Maximilian von Castrop

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'Castrop' redirects here. For other uses, see Castrop (disambiguation).

Maximilian von Castrop (796 UC (487 IC / 3596 CE))
Gender: Male
Affiliation: Galactic Empire
Status: Deceased (murder)
Died: 796 UC (487 IC / 3596 CE)
Father: Eugen von Castrop
Played by: Hori Hideyuki

Maximilian von Castrop (Japanese: マクシミリアン・フォン・カストロプ) was an Imperial noble who ruled the planet Castrop. He is notable for having rebelled against the Empire in 796 UC (487 IC / 3596 CE).


Family life

Maximilian von Castrop was born into the noble family of his father, Eugen von Castrop. The elder Castrop had served as Minister of Finance under Kaiser Friedrich IV, and had accumulated substantial wealth via the funnelling of Imperial funds into his own coffers. In addition to their monetary resources, the Castrop family held dominion over the Castrop Starzone, and, most importantly, the planet Castrop. (LOGH: 'The Castrop Rebellion')


Upon the elder Castrop's death, the Galactic Empire sought the return of the money he had stolen; however, the younger Castrop defied these orders.

Castrop witnesses the destruction of the Artemis Necklace

In an effort to fortify the family's territory against Imperial attempts to physically reclaim his treasure, Castrop purchased and implemented an Artemis Necklace system from Fezzan. These artificial satellites were the same as those which protected the Alliance capital, Heinessen, and were claimed to be impenetrable. Indeed, Castrop's Necklace handily repelled an attempt by an Imperial fleet of 3,000 under Admiral Schmude to take the planet in the early months of 796 UC (487 IC / 3596 CE).

Following Schmude's failure and demise, the newly promoted Fleet Admiral Reinhard von Lohengramm was tasked with completing the job, and he dispatched Rear Admiral Siegfried Kircheis, with a fleet of 2,000, in his stead.

Castrop openly mocked the small size of this fleet. However, Kircheis had a plan to destroy the Artemis Necklace: He ordered engineering ships to be launched towards the planet, just out of range of the defence system's weapons, and expel Seffle particles in the direction of the individual satellites. Once a sufficient concentration was achieved, Kircheis ordered his ships to move forwards — inducing the satellites to fire and, in turn, igniting the Seffle particles and destroying the Necklace system. This caught Castrop by surprise as directional Seffle particle generators were a new technology that had not been used in battle before. (LOGH: 'The Castrop Rebellion')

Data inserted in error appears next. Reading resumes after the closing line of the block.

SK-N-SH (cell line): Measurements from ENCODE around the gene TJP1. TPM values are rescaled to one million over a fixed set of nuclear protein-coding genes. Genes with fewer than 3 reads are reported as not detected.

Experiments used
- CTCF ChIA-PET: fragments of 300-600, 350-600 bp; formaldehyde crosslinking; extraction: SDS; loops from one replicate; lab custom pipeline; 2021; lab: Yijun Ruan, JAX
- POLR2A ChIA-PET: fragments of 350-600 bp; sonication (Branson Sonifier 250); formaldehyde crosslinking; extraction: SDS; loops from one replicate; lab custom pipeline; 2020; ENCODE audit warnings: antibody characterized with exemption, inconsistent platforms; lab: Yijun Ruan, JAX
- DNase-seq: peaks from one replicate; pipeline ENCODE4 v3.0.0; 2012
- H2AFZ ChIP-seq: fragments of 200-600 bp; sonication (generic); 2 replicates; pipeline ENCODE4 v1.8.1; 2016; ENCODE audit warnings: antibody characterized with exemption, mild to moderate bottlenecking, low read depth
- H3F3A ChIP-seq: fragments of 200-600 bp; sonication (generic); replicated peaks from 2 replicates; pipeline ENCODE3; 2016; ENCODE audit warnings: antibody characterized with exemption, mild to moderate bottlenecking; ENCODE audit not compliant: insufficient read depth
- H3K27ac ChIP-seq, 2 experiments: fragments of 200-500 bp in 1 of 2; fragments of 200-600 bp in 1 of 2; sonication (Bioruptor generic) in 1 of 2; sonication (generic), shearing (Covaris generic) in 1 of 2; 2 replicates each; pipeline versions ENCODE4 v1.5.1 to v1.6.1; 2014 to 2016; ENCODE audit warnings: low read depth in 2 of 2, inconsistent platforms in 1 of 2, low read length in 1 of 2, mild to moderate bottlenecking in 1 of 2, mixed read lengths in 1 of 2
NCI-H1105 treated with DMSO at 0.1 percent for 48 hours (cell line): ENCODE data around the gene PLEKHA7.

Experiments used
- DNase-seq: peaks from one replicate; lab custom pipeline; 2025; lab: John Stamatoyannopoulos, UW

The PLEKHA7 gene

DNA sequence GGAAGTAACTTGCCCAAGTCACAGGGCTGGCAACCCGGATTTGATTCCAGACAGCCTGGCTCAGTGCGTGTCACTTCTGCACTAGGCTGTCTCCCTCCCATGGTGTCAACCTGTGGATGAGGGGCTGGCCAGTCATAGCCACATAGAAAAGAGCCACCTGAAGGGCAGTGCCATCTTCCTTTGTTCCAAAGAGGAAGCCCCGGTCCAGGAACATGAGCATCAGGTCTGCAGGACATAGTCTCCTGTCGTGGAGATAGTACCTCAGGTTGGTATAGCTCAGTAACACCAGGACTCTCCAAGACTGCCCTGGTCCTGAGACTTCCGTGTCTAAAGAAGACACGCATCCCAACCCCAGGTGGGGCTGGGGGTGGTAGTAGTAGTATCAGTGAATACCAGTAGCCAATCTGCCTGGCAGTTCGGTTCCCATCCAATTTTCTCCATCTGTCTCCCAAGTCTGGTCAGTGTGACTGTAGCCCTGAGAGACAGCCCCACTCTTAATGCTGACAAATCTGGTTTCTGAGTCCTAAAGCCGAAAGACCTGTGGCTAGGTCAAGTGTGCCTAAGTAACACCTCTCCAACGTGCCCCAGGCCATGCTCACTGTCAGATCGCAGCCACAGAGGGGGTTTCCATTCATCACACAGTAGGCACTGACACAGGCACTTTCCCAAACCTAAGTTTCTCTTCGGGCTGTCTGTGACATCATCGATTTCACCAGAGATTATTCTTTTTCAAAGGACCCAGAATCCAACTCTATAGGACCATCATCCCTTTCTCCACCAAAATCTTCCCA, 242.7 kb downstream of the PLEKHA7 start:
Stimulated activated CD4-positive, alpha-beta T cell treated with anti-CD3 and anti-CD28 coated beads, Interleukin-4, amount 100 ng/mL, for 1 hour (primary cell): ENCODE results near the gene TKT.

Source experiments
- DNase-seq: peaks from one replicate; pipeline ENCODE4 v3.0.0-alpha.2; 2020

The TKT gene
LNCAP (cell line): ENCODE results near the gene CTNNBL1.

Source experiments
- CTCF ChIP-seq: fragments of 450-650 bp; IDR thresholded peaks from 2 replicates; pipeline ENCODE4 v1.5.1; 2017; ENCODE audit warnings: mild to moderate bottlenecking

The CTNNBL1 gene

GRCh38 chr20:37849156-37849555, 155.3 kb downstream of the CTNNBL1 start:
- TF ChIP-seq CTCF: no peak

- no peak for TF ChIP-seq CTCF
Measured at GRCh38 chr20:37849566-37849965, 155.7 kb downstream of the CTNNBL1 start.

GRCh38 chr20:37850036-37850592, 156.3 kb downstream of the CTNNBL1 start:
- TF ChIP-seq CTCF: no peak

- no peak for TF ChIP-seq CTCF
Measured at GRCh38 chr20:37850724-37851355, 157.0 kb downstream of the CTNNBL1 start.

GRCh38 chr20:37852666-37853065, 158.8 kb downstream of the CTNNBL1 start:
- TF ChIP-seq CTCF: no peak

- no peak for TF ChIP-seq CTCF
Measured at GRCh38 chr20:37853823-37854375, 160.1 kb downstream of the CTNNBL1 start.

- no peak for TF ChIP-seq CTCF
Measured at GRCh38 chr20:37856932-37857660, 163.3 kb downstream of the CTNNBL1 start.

Castrop's death

The planet then defenceless, Kircheis advised Castrop to surrender. However, Castrop believed this to be a trap, and instead sought to place the blame on his subjects and take refuge on Fezzan. When his retainer pointed out that this would be unlikely to succeed, Castrop ordered him to incinerate himself, hoping to deceive the Empire into believing the body was Castrop's own.

However, realising that the end was in sight and that their own lives may be spared, Castrop's subordinates turned against him. The elder retainer, followed by five others, stabbed him through the chest, killing him. Following his death, the planet was immediately turned over to the Empire. (LOGH: 'The Castrop Rebellion')


Castrop was a cruel ruler who regularly abused those around him. During his revolt against the Empire, he routinely struck his retainers, often for no reason. He treated his female subordinates as objects, and scorned those who tried to help him. After Franz von Mariendorf, an advisor and friend to the family, had warned him against defying the Empire, Castrop had him detained. He later sought to take Mariendorf hostage in a bid to escape to Fezzan, but this plan was not realised. (LOGH: 'The Castrop Rebellion')



Name variations

Manga appearance



Castrop's appearance in Volume 3 of the manga represents a somewhat different characterisation from the anime. Physically, he is more fit and has much longer hair; additionally, his style of dress is more regal (no-one is shown wearing togas). His behaviour towards women is more explicitly violent — his female subjects are kept almost nude and in chains. His fate is also different: Rather than being stabbed by his subordinates before the Imperial soldiers land, Kircheis's ships fire missiles into Castrop's compound. He is then shot from behind by Franz von Mariendorf.


Instead of relying on the Artemis Necklace as depicted in the anime, Castrop in the novels (Volume 1, Chapter 6) personally led a private fleet against the Imperial fleets sent to suppress his rebellion.

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